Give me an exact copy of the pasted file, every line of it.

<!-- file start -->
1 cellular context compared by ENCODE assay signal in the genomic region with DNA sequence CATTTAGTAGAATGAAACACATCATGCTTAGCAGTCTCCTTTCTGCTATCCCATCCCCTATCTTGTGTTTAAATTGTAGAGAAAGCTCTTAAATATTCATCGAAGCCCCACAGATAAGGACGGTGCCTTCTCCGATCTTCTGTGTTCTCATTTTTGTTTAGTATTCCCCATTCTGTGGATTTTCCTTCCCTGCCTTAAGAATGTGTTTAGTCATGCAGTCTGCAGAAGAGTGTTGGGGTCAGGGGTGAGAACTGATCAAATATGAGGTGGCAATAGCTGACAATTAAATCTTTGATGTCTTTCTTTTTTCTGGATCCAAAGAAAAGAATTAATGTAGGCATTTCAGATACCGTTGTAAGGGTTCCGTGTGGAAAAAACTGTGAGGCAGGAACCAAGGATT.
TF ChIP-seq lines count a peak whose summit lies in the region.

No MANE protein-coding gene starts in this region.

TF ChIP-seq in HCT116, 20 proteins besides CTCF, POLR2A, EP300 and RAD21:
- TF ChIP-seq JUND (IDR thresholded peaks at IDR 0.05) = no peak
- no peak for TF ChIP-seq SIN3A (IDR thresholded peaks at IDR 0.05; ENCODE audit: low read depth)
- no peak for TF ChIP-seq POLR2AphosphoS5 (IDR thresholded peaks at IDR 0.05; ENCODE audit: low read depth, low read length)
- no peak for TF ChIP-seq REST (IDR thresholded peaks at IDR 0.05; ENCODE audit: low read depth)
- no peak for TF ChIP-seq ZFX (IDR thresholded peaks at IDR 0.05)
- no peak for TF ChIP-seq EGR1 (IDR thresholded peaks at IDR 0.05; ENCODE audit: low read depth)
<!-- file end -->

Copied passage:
1 cellular context compared by ENCODE assay signal in the genomic region with DNA sequence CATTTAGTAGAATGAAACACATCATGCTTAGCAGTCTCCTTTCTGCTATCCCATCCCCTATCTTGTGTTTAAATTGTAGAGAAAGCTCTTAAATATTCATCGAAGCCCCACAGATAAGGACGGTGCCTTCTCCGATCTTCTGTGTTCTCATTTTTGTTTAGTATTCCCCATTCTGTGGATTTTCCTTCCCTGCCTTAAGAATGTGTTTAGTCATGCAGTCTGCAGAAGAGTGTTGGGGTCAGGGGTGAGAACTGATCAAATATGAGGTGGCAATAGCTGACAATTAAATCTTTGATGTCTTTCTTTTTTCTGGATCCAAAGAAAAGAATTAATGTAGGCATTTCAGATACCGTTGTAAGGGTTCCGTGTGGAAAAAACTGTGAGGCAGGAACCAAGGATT.
TF ChIP-seq lines count a peak whose summit lies in the region.

No MANE protein-coding gene starts in this region.

TF ChIP-seq in HCT116, 20 proteins besides CTCF, POLR2A, EP300 and RAD21:
- TF ChIP-seq JUND (IDR thresholded peaks at IDR 0.05) = no peak
- no peak for TF ChIP-seq SIN3A (IDR thresholded peaks at IDR 0.05; ENCODE audit: low read depth)
- no peak for TF ChIP-seq POLR2AphosphoS5 (IDR thresholded peaks at IDR 0.05; ENCODE audit: low read depth, low read length)
- no peak for TF ChIP-seq REST (IDR thresholded peaks at IDR 0.05; ENCODE audit: low read depth)
- no peak for TF ChIP-seq ZFX (IDR thresholded peaks at IDR 0.05)
- no peak for TF ChIP-seq EGR1 (IDR thresholded peaks at IDR 0.05; ENCODE audit: low read depth)